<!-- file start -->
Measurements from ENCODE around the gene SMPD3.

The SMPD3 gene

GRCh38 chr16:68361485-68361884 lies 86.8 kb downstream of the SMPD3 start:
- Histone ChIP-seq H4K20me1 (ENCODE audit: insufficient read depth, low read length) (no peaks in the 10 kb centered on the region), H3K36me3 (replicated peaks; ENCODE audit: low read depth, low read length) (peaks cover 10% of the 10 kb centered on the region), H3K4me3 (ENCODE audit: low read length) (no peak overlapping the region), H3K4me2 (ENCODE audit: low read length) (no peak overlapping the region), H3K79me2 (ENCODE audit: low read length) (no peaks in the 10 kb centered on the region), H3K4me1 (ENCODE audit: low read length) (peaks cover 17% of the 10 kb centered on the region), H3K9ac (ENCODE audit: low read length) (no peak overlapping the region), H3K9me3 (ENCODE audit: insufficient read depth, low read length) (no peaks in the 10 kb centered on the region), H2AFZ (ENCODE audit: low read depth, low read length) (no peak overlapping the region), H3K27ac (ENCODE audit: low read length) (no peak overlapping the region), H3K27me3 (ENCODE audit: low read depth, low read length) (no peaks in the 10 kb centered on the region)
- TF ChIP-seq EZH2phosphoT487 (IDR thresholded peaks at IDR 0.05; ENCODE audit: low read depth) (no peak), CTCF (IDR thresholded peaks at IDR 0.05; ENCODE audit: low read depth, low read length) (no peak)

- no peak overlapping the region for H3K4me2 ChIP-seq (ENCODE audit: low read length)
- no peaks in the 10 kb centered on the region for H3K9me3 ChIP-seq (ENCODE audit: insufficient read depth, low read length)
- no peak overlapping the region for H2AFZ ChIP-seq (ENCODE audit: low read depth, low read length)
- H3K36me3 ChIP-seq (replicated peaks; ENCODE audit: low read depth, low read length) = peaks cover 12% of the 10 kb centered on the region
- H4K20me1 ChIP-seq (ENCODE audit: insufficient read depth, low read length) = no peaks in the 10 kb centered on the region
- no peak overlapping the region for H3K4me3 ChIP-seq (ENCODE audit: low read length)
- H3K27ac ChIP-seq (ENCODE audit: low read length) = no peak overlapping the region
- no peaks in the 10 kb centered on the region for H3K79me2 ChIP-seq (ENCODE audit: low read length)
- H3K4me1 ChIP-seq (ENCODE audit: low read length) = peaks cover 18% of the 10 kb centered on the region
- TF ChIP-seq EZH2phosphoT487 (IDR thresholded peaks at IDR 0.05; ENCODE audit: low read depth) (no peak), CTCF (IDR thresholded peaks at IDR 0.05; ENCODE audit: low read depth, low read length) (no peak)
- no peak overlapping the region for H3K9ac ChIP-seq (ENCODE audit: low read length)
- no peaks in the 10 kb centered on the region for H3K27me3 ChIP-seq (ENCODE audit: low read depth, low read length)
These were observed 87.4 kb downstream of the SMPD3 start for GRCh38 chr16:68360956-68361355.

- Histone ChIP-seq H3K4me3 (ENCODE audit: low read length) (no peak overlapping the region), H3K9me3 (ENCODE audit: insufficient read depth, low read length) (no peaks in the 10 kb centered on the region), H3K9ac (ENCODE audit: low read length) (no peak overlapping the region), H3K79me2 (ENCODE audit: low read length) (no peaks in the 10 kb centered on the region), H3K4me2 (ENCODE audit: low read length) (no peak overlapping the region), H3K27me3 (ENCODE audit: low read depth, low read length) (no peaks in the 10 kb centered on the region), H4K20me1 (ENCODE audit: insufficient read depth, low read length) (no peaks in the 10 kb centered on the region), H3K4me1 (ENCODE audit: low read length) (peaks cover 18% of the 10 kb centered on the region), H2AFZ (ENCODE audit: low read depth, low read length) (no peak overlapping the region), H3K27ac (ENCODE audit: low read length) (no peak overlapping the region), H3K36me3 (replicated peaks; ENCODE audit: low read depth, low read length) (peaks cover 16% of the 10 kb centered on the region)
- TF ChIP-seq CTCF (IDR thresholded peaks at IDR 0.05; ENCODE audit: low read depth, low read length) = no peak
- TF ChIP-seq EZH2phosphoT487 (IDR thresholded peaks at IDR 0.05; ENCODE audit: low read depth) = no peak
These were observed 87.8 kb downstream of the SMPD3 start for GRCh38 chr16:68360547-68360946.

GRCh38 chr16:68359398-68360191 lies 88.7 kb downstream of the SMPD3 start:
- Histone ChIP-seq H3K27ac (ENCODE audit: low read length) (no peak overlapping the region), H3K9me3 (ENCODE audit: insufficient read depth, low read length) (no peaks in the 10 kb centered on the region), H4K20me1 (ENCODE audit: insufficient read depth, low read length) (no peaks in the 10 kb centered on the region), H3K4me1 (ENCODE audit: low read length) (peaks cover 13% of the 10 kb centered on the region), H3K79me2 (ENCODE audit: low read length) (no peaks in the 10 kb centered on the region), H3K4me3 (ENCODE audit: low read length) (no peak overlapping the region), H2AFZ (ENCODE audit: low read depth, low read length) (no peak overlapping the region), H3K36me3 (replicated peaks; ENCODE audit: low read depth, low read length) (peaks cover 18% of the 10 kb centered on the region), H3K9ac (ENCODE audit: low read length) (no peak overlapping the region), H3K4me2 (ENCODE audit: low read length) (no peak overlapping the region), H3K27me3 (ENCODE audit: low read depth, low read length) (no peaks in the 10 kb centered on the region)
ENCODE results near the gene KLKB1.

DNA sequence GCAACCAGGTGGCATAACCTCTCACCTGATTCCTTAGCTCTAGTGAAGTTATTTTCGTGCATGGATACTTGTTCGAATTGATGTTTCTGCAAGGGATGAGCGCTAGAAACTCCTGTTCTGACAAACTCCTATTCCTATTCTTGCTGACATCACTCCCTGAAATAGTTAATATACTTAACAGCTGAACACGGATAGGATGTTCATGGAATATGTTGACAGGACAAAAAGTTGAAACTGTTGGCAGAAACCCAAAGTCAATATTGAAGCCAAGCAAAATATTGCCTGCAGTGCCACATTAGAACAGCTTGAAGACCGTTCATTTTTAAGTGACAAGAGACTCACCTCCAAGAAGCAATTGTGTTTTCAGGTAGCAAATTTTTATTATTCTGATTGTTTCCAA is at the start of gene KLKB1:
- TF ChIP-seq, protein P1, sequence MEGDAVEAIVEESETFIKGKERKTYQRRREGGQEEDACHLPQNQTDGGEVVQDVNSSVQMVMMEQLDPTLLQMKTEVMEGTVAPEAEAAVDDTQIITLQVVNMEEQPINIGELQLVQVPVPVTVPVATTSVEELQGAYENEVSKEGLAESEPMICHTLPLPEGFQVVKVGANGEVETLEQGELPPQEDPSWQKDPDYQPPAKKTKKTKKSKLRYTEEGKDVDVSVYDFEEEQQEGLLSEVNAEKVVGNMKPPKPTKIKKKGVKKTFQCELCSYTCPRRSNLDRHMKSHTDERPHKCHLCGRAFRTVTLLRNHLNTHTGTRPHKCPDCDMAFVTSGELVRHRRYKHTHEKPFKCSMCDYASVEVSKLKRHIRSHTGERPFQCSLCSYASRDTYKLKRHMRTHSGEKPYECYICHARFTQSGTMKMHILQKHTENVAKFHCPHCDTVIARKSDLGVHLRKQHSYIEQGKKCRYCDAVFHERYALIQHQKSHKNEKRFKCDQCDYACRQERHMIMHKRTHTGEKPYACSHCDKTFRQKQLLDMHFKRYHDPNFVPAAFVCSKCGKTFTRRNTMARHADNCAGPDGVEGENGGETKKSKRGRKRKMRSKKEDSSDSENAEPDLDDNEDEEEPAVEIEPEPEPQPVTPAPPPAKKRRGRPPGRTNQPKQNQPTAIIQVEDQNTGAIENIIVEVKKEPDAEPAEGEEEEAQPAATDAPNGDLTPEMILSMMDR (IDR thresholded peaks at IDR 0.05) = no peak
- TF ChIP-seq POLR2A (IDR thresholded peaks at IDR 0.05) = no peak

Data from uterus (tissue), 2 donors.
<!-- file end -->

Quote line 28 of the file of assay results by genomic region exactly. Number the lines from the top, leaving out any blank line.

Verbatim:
- TF ChIP-seq POLR2A (IDR thresholded peaks at IDR 0.05) = no peak